Some people like to put their brand identity on business cards and letterhead, others prefer choppers. That’s right—choppers. One of our partners, Aaron Equipment, got a custom branded bike from Orange County Choppers and appeared on their TLC show American Choppers. The bike now sits proudly at their Bensenville headquarters. Of course, after visiting their office and seeing the bike, we had to take pictures. And who wouldn’t? This is really a great example of creative marketing—getting your brand out there by connecting with your audience on their interests. Now that summer is in full swing in Chicago and the festivals have taken over the weekends, it’s a perfect time to get creative with your marketing. And “creative” could be anything from a custom chopper to a clever sidewalk chalk stencil. If you need a little help brainstorming some creative marketing ideas, let Sandstorm Design give you hand!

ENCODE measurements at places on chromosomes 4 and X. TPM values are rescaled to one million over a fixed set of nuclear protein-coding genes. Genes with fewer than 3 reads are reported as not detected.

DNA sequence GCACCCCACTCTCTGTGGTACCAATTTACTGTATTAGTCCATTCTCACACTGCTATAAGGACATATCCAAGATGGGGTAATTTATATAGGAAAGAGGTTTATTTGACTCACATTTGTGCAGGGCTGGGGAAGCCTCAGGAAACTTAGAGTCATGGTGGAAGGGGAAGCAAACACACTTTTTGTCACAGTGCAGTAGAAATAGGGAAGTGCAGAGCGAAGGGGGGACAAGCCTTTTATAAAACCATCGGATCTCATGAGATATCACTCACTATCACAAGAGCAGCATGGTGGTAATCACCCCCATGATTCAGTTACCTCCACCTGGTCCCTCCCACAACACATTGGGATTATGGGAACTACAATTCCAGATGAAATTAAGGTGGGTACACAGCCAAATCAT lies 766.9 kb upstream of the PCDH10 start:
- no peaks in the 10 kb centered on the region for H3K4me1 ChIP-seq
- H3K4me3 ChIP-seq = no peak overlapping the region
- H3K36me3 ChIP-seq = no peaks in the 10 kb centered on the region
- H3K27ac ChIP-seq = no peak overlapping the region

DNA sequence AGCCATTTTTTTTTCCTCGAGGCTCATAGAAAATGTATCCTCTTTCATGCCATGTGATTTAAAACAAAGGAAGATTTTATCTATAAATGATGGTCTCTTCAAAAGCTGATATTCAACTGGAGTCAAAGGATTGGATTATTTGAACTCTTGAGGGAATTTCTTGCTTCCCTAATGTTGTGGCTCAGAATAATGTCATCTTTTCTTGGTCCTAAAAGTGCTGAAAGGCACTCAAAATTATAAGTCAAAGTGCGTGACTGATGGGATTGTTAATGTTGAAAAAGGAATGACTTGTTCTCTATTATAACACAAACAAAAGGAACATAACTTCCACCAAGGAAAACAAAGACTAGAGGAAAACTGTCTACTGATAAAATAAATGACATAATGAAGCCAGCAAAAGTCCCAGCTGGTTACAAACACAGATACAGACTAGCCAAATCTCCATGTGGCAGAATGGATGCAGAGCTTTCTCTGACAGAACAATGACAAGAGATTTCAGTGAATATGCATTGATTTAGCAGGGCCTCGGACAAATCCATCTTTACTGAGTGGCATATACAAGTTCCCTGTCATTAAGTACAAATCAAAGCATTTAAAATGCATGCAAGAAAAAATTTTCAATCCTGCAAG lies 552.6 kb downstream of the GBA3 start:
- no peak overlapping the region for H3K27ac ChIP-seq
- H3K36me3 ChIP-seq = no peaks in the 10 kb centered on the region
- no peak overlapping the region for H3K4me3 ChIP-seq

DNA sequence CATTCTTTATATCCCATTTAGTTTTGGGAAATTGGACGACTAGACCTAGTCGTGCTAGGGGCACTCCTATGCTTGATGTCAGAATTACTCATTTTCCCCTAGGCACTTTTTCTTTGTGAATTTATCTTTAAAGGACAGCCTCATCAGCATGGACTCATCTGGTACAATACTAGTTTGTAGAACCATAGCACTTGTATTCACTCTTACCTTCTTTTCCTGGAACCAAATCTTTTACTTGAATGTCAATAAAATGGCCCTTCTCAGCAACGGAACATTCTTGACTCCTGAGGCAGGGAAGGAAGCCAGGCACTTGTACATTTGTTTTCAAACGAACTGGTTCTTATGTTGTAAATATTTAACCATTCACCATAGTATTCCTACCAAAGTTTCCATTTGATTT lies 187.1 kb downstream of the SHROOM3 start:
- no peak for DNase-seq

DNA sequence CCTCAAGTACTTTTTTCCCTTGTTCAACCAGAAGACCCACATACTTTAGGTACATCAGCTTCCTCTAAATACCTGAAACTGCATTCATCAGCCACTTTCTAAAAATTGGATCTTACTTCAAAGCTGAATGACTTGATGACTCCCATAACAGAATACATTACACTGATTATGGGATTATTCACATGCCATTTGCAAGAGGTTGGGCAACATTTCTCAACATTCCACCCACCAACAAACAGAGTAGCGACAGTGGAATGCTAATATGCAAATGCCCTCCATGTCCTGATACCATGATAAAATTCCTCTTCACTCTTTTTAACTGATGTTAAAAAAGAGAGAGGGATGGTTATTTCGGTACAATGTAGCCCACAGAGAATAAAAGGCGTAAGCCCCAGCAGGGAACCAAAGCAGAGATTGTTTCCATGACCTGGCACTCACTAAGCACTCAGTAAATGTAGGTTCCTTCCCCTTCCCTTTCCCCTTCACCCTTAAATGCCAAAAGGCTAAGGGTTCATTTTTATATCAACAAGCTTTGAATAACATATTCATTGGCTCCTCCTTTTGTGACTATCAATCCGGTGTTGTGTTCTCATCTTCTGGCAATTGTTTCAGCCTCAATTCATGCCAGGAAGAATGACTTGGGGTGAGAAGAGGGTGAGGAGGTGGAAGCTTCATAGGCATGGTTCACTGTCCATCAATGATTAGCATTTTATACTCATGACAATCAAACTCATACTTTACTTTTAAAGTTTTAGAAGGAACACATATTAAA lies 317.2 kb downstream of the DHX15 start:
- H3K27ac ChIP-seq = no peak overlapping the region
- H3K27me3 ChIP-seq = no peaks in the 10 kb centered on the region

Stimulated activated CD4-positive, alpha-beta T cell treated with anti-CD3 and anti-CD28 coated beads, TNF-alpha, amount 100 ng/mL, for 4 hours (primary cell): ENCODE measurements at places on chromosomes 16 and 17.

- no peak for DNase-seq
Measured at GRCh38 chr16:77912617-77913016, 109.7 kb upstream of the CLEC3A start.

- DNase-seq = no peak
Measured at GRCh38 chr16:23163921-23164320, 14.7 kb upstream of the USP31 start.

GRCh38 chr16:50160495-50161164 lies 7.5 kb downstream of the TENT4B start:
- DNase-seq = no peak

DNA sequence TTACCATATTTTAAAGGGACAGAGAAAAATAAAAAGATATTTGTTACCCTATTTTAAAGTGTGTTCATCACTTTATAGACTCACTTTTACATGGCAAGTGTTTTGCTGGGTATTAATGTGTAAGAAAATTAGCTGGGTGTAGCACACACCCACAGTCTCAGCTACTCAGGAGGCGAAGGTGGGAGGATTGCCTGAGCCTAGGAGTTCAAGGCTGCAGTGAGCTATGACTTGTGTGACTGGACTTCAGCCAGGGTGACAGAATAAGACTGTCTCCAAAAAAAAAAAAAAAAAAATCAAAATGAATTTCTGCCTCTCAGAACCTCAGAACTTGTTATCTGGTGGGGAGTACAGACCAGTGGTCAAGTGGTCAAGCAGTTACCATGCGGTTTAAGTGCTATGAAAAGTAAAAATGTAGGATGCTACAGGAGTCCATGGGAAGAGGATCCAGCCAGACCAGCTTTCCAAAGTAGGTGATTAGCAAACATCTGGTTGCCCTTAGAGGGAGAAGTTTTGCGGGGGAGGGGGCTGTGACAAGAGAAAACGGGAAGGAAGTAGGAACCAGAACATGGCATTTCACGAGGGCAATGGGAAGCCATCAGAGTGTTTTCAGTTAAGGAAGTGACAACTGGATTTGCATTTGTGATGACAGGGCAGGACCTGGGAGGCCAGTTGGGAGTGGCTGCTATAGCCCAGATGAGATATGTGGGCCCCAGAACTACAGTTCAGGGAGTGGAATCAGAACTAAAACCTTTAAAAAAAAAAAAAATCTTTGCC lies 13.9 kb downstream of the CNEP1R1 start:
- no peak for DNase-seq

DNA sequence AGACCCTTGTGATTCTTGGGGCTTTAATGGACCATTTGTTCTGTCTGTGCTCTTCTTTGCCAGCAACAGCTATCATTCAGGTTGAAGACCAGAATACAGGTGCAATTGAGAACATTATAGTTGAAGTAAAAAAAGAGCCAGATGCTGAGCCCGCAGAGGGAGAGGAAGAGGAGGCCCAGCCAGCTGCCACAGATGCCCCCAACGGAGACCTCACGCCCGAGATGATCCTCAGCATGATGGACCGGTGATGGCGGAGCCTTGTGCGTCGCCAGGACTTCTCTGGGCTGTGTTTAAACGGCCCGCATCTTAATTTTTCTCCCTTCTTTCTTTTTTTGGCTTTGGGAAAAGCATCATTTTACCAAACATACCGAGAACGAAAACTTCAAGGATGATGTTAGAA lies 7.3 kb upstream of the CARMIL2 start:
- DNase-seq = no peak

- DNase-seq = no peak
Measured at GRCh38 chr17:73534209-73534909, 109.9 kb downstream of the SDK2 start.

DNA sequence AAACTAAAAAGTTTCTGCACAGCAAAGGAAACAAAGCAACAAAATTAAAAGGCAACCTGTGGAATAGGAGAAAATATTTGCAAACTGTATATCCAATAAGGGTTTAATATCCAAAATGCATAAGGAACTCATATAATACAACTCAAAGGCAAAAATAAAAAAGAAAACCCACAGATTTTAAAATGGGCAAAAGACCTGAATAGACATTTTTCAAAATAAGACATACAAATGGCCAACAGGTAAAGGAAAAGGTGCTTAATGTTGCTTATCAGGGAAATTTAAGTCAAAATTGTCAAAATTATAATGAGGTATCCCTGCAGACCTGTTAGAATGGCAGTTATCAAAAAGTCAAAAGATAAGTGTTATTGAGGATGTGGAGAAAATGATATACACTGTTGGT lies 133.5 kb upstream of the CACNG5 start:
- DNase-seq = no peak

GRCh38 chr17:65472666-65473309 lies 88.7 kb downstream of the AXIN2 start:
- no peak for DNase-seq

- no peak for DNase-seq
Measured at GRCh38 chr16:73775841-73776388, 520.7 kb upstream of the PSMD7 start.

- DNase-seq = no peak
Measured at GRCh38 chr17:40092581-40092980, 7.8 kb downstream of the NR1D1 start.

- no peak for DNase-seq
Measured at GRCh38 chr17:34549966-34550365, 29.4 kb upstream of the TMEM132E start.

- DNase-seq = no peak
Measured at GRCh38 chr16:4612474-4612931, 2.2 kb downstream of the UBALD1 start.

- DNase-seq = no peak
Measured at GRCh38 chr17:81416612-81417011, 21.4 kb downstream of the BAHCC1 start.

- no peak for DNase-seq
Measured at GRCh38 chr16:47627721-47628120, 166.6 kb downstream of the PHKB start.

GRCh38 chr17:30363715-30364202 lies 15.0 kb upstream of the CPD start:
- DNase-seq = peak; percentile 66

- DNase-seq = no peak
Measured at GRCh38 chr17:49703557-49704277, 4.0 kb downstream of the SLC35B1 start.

Your logo is not your brand. This is a common refrain from designers that combats the common misconception that all you need for a brand is a logo. Our Creative Director, Janna Fiester, shared an article with the rest of the team recently that talked about building an unforgettable brand outside of the logo. It makes a great point that we wholeheartedly agree with. Now this doesn’t mean the logo isn’t important (it is!), but there are definitely other factors to consider when it comes to your brand identity—copy being one of them.